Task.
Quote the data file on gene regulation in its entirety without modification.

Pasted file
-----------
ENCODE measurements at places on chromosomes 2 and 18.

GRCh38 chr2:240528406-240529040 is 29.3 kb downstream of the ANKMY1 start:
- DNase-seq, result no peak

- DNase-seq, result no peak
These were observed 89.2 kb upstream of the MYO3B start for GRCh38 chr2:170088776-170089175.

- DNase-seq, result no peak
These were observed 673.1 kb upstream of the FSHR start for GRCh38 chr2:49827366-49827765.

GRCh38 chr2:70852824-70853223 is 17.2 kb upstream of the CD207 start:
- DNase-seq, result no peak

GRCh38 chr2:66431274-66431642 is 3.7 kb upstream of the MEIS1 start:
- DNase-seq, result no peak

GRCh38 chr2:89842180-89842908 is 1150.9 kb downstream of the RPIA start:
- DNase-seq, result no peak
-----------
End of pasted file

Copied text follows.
ENCODE measurements at places on chromosomes 2 and 18.

GRCh38 chr2:240528406-240529040 is 29.3 kb downstream of the ANKMY1 start:
- DNase-seq, result no peak

- DNase-seq, result no peak
These were observed 89.2 kb upstream of the MYO3B start for GRCh38 chr2:170088776-170089175.

- DNase-seq, result no peak
These were observed 673.1 kb upstream of the FSHR start for GRCh38 chr2:49827366-49827765.

GRCh38 chr2:70852824-70853223 is 17.2 kb upstream of the CD207 start:
- DNase-seq, result no peak

GRCh38 chr2:66431274-66431642 is 3.7 kb upstream of the MEIS1 start:
- DNase-seq, result no peak

GRCh38 chr2:89842180-89842908 is 1150.9 kb downstream of the RPIA start:
- DNase-seq, result no peak